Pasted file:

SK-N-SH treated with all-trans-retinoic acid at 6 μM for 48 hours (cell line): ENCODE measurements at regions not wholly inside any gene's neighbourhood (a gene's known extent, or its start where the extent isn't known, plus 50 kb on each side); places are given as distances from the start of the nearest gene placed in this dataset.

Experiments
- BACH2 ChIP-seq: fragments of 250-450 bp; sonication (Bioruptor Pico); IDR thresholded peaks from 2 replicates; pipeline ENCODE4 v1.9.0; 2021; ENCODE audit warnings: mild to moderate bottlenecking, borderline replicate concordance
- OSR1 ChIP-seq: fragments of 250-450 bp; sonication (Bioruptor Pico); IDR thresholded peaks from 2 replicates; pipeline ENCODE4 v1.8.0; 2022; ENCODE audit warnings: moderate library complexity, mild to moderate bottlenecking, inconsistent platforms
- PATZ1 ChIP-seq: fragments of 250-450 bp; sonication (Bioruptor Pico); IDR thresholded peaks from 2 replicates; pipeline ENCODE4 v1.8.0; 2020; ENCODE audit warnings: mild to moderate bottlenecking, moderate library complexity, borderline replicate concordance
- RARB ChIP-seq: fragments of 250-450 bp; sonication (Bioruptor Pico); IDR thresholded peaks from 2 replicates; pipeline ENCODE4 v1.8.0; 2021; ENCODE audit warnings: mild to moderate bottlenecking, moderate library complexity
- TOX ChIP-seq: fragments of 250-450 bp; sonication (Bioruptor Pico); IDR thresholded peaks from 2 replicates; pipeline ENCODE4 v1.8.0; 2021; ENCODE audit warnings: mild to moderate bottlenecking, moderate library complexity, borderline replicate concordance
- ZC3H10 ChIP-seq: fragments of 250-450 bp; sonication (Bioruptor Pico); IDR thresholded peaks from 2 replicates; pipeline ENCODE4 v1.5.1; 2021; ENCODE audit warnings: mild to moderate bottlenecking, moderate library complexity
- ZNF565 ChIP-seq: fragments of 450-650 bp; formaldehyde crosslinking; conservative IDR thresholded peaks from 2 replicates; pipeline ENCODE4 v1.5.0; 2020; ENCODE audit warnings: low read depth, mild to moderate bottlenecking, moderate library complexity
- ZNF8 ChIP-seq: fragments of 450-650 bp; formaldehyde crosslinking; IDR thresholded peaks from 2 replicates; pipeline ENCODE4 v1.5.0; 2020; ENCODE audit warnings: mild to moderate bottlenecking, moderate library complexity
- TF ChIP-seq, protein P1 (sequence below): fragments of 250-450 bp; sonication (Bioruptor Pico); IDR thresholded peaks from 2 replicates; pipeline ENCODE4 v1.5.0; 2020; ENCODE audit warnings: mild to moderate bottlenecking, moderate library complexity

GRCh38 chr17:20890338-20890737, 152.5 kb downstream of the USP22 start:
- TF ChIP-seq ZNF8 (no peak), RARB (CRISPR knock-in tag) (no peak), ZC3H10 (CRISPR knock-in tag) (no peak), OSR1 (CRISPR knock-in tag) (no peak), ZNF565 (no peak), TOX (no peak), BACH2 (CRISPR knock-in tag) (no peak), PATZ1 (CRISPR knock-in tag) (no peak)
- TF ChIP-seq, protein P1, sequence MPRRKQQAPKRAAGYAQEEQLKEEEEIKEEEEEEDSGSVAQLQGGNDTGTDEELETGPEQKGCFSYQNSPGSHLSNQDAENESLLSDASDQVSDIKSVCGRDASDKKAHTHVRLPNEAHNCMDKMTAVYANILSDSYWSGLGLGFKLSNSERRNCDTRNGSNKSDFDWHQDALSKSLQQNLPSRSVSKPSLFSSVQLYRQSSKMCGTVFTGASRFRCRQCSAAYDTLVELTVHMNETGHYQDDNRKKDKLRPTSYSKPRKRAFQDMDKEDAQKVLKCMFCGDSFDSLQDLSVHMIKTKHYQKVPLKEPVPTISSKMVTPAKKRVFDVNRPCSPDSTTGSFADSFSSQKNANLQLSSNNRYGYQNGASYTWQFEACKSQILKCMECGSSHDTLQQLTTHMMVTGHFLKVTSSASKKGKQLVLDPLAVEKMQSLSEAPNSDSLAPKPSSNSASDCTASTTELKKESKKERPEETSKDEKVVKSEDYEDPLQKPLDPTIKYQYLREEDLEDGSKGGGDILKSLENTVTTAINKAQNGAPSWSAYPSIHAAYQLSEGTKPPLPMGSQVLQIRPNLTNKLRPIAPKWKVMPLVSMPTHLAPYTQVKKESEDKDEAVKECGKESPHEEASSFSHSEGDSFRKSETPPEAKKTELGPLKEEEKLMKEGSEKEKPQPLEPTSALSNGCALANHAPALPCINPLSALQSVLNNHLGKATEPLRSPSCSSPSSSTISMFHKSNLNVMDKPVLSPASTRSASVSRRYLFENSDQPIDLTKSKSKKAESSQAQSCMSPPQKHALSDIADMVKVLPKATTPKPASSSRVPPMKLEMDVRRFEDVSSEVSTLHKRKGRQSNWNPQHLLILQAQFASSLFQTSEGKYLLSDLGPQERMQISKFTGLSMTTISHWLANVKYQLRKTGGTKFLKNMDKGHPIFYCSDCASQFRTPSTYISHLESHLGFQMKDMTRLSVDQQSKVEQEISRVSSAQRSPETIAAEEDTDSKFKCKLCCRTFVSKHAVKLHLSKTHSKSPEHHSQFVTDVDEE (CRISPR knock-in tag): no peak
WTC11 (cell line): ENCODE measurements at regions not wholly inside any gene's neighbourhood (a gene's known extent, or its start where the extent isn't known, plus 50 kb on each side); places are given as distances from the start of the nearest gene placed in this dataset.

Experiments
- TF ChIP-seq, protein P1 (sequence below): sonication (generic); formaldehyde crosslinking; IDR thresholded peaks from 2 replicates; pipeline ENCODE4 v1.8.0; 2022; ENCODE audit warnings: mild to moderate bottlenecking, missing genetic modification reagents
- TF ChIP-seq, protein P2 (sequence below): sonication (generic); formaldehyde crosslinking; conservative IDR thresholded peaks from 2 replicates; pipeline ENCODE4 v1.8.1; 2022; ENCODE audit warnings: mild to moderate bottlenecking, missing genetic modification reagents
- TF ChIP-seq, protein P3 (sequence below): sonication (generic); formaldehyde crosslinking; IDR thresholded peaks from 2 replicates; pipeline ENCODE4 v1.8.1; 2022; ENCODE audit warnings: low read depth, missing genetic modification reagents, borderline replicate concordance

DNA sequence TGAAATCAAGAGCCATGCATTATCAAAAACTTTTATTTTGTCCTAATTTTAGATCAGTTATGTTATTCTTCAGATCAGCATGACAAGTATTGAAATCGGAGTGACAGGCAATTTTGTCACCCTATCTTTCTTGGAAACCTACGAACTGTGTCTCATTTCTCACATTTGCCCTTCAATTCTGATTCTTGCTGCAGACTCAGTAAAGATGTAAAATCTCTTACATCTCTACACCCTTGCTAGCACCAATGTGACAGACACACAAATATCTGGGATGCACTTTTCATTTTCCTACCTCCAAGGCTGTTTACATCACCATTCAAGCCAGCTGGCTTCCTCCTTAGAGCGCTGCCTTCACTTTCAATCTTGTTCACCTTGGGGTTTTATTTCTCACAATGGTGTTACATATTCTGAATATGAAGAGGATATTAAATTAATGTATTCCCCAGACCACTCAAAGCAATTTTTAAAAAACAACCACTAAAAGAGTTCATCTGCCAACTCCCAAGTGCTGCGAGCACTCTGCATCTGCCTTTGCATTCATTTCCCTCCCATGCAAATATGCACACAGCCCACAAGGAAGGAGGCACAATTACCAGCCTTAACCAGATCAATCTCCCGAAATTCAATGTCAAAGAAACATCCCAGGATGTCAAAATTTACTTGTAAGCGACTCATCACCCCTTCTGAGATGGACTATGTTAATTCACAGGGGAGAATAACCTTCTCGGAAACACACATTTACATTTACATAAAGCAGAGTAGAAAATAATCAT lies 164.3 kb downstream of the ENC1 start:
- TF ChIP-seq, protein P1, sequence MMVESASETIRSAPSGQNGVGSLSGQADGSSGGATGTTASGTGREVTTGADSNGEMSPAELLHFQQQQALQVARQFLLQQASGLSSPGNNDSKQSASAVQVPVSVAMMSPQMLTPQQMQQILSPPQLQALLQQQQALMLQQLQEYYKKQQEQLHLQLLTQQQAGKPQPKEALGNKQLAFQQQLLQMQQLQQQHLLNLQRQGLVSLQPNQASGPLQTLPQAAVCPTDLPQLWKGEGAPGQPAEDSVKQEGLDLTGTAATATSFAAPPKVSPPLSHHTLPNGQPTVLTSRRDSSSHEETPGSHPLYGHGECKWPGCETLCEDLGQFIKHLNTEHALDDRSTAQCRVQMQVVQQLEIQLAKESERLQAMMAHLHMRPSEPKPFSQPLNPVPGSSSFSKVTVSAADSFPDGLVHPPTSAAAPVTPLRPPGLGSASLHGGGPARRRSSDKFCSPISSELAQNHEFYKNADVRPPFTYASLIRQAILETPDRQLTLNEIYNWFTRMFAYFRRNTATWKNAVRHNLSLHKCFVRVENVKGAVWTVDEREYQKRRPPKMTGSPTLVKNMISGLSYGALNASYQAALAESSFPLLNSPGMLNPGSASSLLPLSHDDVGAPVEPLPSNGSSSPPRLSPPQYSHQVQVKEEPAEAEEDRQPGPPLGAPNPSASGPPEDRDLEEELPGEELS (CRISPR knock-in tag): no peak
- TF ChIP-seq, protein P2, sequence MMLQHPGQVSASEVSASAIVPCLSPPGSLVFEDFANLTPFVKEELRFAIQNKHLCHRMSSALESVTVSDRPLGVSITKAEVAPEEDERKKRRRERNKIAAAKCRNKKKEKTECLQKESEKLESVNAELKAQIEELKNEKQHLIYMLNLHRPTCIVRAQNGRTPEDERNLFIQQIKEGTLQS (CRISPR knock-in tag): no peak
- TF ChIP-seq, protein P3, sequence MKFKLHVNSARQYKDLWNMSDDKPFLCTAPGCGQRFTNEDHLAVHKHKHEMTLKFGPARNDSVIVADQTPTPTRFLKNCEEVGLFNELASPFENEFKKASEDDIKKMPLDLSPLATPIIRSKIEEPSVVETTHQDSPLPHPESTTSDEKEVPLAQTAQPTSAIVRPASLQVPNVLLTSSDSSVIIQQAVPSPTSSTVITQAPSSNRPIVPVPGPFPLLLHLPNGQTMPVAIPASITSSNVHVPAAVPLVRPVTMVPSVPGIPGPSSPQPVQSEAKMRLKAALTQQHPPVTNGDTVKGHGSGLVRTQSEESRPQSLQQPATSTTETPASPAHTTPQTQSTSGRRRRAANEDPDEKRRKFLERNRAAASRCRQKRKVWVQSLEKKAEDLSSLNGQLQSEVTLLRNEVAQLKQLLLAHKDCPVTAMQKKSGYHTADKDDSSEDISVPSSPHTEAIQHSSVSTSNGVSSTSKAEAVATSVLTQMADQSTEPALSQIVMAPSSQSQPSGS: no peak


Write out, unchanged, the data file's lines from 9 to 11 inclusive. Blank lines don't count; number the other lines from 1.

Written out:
- ZNF565 ChIP-seq: fragments of 450-650 bp; formaldehyde crosslinking; conservative IDR thresholded peaks from 2 replicates; pipeline ENCODE4 v1.5.0; 2020; ENCODE audit warnings: low read depth, mild to moderate bottlenecking, moderate library complexity
- ZNF8 ChIP-seq: fragments of 450-650 bp; formaldehyde crosslinking; IDR thresholded peaks from 2 replicates; pipeline ENCODE4 v1.5.0; 2020; ENCODE audit warnings: mild to moderate bottlenecking, moderate library complexity
- TF ChIP-seq, protein P1 (sequence below): fragments of 250-450 bp; sonication (Bioruptor Pico); IDR thresholded peaks from 2 replicates; pipeline ENCODE4 v1.5.0; 2020; ENCODE audit warnings: mild to moderate bottlenecking, moderate library complexity